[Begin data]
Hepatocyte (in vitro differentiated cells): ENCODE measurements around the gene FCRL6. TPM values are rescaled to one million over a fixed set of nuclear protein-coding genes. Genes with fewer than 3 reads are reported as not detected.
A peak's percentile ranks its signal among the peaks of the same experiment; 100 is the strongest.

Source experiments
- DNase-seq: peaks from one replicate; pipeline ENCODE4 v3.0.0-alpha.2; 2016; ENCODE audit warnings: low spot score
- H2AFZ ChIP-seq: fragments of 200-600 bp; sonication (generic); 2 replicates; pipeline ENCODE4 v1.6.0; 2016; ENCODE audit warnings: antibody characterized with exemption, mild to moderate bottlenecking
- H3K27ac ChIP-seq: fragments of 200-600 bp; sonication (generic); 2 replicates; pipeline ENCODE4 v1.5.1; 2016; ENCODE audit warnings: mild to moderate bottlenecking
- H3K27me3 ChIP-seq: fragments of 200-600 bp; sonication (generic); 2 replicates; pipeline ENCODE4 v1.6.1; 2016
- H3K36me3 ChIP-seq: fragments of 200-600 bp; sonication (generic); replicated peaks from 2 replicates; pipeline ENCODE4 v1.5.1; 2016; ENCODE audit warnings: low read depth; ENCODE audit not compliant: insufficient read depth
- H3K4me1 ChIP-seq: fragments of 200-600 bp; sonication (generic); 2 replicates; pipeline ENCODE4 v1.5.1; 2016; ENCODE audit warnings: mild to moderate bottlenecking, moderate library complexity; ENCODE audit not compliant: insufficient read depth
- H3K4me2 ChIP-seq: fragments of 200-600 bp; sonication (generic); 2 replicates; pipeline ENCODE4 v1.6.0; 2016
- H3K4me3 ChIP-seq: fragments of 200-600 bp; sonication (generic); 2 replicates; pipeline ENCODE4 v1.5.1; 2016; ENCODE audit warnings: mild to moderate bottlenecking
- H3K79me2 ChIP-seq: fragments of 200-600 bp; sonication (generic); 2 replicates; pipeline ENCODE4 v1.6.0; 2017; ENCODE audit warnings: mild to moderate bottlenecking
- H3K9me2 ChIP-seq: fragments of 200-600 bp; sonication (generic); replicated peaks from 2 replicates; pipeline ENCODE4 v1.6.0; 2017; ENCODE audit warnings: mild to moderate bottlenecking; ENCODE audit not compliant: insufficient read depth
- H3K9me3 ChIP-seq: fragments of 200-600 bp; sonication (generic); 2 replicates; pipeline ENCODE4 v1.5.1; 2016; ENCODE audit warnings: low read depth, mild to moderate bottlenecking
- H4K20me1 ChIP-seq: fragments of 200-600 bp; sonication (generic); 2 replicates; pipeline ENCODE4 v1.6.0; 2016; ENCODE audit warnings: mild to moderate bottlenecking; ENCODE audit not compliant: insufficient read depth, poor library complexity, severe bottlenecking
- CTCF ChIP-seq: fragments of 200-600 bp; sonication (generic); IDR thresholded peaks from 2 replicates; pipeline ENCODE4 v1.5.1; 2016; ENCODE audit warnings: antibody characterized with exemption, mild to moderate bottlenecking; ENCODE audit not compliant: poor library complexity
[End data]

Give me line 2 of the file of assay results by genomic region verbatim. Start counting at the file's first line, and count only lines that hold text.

A peak's percentile ranks its signal among the peaks of the same experiment; 100 is the strongest.